• Practice everyday conversations: It helps to act out situations and potential conversations with them. It’s no secret that adults with developmental disabilities tend to handle a situation much better when they’re prepared for it ahead of time. This simple truth makes practicing conversations a no-brainer!
  • Teach them how to be approachable: What makes someone approachable? A smile, nice posture, clean, well-kept clothes, a good attitude, etc. Teach them why it’s important to be approachable to make friends, appear more friendly in an interview, it will give them positive feelings, etc. Take turns practicing coming across as “approachable” vs “unapproachable.”
  • Teach what makes a good friend: Once you have a friendship you want to keep it, right? It’s important to teach adults with cognitive disabilities that friendships are relationships you work at, or spend time on. A good friend is caring, truthful, and fun to be around. Role play what you can do with a friend that shows you care about them (bring them soup when they’re sick, remember their birthday, etc.)

Show them examples of what happens when you’re dishonest to your friends, and how it can negatively affect your relationship. By watching videos of the negative consequences of dishonesty, adults with developmental disabilities are able to see how their decisions can affect their friendships poorly—without having to experience the painful situations themselves.

Use lessons about appropriate interactions with others to encourage social success.

In addition to learning the specific “rules of the road” for interacting appropriately with others, your clients should also learn that the essence of good manners and good people skills is based on concern and thoughtfulness towards others.

This concept is applied to occasions such as manners at school, in public, during greetings, and when conversing with others. Illustrate classic right and wrong ways to interact with others that are humorous yet informative. You’ll give your clients a basic foundation in acceptable manners that they will use daily.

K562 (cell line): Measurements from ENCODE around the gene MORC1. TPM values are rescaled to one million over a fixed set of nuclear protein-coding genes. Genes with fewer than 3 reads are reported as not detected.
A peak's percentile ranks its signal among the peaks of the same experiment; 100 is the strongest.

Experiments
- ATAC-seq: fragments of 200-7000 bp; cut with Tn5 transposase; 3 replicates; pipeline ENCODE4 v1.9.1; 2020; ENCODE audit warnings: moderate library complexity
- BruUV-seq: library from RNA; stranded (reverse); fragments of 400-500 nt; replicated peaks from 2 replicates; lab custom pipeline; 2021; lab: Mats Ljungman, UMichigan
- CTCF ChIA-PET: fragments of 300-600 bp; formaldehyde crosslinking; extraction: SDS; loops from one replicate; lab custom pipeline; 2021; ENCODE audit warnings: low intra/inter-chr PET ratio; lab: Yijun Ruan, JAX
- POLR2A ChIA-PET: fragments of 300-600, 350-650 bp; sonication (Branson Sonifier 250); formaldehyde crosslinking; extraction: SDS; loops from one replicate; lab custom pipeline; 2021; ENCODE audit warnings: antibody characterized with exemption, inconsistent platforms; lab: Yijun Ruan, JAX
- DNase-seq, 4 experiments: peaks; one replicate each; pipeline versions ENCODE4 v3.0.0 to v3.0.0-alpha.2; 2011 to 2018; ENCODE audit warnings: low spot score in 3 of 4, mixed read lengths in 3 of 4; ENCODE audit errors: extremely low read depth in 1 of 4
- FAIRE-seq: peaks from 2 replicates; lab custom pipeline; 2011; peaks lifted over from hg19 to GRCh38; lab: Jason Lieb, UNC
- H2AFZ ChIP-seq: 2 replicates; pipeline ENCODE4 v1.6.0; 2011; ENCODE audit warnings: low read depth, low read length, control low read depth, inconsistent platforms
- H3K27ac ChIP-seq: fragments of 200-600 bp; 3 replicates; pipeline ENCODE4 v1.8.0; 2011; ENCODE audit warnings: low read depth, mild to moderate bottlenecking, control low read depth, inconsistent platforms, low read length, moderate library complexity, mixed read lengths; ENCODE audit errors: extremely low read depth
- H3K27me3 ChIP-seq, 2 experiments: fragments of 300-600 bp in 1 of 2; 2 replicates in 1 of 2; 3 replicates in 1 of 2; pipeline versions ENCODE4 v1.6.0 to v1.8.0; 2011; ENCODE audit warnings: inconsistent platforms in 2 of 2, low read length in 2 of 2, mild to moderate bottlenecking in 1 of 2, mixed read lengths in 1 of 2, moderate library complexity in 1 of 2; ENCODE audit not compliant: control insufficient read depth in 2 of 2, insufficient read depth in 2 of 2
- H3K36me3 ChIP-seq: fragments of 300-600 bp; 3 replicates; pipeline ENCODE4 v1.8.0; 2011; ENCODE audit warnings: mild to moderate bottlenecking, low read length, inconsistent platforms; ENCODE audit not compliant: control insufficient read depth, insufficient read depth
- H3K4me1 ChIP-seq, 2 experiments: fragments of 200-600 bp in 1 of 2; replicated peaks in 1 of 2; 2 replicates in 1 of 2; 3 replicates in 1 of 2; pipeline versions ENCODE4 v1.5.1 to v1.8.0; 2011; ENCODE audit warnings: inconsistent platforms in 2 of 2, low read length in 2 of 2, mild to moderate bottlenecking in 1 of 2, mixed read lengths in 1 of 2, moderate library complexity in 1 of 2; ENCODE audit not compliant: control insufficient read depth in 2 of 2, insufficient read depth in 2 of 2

Teach them about healthy relationships and healthy sexual behavior.

Adults with cognitive disabilities have sexual feelings and needs just like everyone else. In order to educate everyone to be healthy, we need to accept the fact that (most of the time) sex is a natural and healthy thing. Adults with special needs, just as much, if not more, than other individuals need accurate and helpful information about sexuality. In discussing subjects surrounding sex and relationships, parents and teachers should start by explaining that everyone has sexual thoughts and feelings.

Although this topic has the potential to cause some awkwardness or embarrassment, educating adults with disabilities about their sexual health and sexual relationships is crucial to helping them lead fulfilling lives. We all want the love and joy of a romantic relationship, and adults with developmental disabilities are not exempt from those same desires. Unfortunately, their disabilities make them more vulnerable to predators and exploitation—this is why it’s absolutely crucial to educate them on which relationship behaviors are appropriate, and which should be reported to a trusted adult.

  • Start with talking about dating skills: Just like learning the rules of friendship, the rules of healthy relationships require both parties to be caring, kind, loving, and honest. If you want someone to like you, you’re going to show them your best self. Talk with clients about what their “best self” is (they want to look nice for their partner, they want to do little things to show they care, they want to do things together they both enjoy, etc.)
  • Plan a date: What does dating look like in their individual situation? Group homes and resource centers can be limited in the types of activities they can engage in, so emphasize that dating doesn’t have one specific definition. Just sitting down to share a meal, watch a movie, or talk about your favorite things with your significant other can be meaningful and fun.
  • Give them a concrete definition of a consensual relationship: Romantic relationships are ONLY appropriate if each person wants to be dating the other. It’s important to make explicit distinctions about what types of touch are appropriate vs. inappropriate (for example, the way you touch your significant other is NOT the way you would touch a counselor or aide). Touch is only appropriate if both people want to touch, and emphasize that if any type of touch ever feels inappropriate or wrong, they should tell a trusted adult.


FOR MORE EMPLOYEE INFORMATION – sign into the Employee Portal

   Electronic Verification Memo

   MITC / How To Use Telephone Timekeeping

   Community Links Manuals, Policies, Agency Communications